When did you conceive the idea of Manuel company? What influenced you to focus on small leather goods?
The concept was conceived in late 2013 when I envisioned making a product in the USA from American made materials. I was laughed at and told such things can’t be done in today’s day and age because factories are now overseas. I started Manuel Company with one goal in mind: Build better versions of products here in the United States using American made materials, and that’s just what we’re doing. It just so happened that we build leather goods and accessories. We do so by partnering up with some amazing companies that have been around for quite some time. We’re not just a leather goods company. Manuel Company is a watch company. We’re also a bicycle and motion company. That phase of the brand will come over time. Right now, we’re becoming experts in leather goods.
“Avoiding risk is not possible. Knowing yourself and pushing your boundaries is the only real way forward if living your biggest dreams is something you care about.”
Could you tell us the importance of your products being made in America?
We believe that products should be built to last and made in America. It’s important that we stay true to that. Products made in the United States keep Americans at work. We will eventually put Americans to work. It’s also important that we work with retailers that are aligned with the MCo. Brand, especially the mom and pop stores, to place Made in USA products in their stores and boutiques.
What does the process look like from start to finish when making a product?
Every product starts its life as an idea. In some cases, the idea comes out of a brainstorming session, while other ideas develop as a direct response to a need in the market or a response to a competitor product. I knew in the early stages of Manuel Company that we had to control the process. When you control the process, you control the quality. We want our products to last a lifetime. That’s why we use the highest quality materials that we can source in the United States. Also, a part of the process is creating a wonderful customer experience. Since we’re online only it’s important that we establish great customer loyalty so they can follow us along our journey.
What led you to leave New Orleans for Atlanta?
That’s a million dollar question I’m often asked. Quite frankly, I can’t give a definite answer to that. For some, I’ll say the generic answer which is school or better opportunity. Really I’m from a small town called Hammond. Who in the hell knows where Hammond is, so I say, New Orleans. That’s when everyone is like “Oooh… did you move here because of Katrina?” No, Sandy, I did not move here because of Katrina. However, I’ve noticed a statement that’s followed and that is “I grew up in Atlanta.” It’s crazy because if you were to ask me 5 years ago would I have moved to Atlanta, I would’ve laughed and said heck no.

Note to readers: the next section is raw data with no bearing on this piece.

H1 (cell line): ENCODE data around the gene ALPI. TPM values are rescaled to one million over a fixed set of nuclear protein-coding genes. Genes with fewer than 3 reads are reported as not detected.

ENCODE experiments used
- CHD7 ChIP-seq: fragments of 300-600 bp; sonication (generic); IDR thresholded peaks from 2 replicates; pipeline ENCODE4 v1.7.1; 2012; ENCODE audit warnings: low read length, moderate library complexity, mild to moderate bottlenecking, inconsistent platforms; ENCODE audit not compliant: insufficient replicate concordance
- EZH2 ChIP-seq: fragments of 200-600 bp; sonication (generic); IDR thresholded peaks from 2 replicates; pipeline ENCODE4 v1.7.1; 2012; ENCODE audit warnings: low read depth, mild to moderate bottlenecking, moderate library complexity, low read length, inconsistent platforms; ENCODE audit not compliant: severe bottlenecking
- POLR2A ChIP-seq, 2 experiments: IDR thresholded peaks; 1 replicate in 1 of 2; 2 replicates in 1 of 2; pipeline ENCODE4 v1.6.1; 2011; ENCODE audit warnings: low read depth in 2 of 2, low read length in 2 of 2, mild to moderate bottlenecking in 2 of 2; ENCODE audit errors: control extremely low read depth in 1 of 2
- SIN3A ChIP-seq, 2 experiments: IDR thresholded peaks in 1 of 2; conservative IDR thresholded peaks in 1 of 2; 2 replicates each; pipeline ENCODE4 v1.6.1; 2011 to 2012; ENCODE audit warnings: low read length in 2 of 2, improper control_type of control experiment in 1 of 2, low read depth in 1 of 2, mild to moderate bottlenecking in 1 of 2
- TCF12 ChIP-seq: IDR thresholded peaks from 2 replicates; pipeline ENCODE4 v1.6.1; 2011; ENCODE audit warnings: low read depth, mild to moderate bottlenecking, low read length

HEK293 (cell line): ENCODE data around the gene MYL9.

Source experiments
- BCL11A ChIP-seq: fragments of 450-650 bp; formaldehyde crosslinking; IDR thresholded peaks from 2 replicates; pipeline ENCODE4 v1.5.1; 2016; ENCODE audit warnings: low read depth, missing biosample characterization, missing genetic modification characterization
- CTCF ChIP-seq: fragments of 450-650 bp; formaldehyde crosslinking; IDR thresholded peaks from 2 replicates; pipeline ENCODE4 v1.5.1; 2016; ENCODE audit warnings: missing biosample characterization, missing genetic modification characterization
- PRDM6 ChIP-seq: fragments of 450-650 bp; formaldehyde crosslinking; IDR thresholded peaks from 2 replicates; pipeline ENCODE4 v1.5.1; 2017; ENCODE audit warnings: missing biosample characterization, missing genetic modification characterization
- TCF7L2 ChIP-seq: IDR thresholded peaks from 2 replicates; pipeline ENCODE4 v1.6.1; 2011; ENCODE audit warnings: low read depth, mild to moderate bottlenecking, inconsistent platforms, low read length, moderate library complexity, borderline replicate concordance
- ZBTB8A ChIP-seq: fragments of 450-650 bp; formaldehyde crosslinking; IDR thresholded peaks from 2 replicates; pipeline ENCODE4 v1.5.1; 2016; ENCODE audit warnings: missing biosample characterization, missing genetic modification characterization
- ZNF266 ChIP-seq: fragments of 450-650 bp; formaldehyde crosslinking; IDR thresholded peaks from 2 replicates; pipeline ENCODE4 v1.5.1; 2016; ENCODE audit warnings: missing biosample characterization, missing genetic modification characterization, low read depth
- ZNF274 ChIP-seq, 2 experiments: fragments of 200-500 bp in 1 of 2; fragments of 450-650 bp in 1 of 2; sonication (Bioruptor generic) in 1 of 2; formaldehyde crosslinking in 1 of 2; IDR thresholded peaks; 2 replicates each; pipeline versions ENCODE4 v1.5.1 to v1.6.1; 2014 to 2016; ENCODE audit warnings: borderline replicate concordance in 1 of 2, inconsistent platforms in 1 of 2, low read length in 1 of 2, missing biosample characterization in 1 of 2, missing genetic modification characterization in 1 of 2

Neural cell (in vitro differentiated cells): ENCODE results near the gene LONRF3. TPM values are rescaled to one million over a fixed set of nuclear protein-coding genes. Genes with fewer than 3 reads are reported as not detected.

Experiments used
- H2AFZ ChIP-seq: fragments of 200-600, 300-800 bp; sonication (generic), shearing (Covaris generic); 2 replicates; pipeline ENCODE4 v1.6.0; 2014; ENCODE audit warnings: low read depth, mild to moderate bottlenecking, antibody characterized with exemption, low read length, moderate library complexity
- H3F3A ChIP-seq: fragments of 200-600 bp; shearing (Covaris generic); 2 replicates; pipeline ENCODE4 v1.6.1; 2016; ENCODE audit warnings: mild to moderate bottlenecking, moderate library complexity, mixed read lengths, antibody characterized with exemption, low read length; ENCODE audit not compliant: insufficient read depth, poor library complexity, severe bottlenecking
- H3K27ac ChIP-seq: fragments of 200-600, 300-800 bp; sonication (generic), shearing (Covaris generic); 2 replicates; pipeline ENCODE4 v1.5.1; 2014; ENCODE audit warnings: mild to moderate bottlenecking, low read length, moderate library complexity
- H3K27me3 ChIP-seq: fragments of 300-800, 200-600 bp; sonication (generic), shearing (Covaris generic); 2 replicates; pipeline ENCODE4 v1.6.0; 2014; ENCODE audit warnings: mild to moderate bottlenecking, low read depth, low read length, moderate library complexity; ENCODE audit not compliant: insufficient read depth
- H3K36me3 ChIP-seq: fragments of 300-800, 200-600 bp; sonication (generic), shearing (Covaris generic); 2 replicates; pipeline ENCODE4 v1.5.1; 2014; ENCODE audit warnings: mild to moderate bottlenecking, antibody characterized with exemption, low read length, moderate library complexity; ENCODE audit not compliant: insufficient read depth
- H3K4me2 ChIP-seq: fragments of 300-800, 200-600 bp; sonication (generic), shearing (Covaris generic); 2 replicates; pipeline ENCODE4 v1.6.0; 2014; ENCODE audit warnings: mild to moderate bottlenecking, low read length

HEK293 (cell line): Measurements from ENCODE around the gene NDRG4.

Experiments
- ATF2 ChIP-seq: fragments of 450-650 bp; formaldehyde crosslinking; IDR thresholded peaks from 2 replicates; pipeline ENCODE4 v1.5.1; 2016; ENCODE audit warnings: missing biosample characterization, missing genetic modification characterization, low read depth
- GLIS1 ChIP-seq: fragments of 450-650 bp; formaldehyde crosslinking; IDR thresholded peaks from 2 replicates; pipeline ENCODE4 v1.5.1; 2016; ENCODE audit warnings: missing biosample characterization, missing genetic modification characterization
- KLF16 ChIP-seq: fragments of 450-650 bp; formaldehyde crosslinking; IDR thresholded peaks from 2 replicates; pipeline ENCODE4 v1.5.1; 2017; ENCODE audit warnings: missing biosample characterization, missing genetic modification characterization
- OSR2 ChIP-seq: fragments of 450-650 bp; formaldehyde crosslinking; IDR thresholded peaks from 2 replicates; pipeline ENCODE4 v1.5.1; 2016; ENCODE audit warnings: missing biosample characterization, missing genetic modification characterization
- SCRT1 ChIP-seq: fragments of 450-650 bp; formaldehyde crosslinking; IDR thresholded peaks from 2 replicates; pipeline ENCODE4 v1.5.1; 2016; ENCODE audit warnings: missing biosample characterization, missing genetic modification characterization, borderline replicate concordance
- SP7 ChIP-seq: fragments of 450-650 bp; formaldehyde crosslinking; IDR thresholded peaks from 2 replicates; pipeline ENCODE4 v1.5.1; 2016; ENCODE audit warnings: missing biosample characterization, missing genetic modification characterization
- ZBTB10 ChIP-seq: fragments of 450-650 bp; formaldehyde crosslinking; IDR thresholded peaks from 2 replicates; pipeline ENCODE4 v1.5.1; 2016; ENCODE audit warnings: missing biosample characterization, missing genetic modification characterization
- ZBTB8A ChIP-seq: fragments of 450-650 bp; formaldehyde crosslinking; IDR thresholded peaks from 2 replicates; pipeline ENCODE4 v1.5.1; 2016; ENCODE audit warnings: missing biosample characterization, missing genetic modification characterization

What made you feel like it was the right time to make the leap to pursue Manuel company full-time?
All my life I wanted to run trains. I loved the movement of trains, but ideas are cheap. You must do.
Manuel Company is something I’ve devoted a lot of hours into making sure things are right. Each day I spent on the railroad the vision was slowly slipping away until I made a comment to my friend Terrica, who also worked with me on the railroad. I said, “You know, we’re making all of this railroad money, I’m thinking about investing in a franchise.” “Invest in yourself.” She responded. Her response was the harsh reality I needed to hear. I realized that I spent an entire year without moving Manuel Company forward. The vision was nearly gone until she lit a fire under my ass.
That was in early 2016. Chesley “Denzel,” came on board in the summer of 2016. It’s interesting how our partnership came about. We used to work together as consultants for the Georgia Department of Transportation. Denzel is a Traffic Engineer. One day, while I was pretending to monitor traffic at my station, Denzel noticed I had stuff scattered all over my workstation. Of course, it was my leather swatches from Horween. “What you got there,” Denzel asked. I pitched him the whole made in America concept and from there he was inspired to jump on board. At the time I didn’t have my shit together with Manuel Company. In fact, I didn’t even have a name for the brand. Well, once I left GDOT to go work for the railroad, Denzel and I stayed in contact. I’ll get a call every now and again from him and he’ll ask, “How is the brand going?” My response was, “it’s going.” My God, he was persistent. It really wasn’t until we partnered up things got going for the MCo Brand. We linked up and finalized our partnership over Ying Ling and Whiskey sometime in August and the following day we starting transforming his basement into our workshop that was dubbed “The Layer.”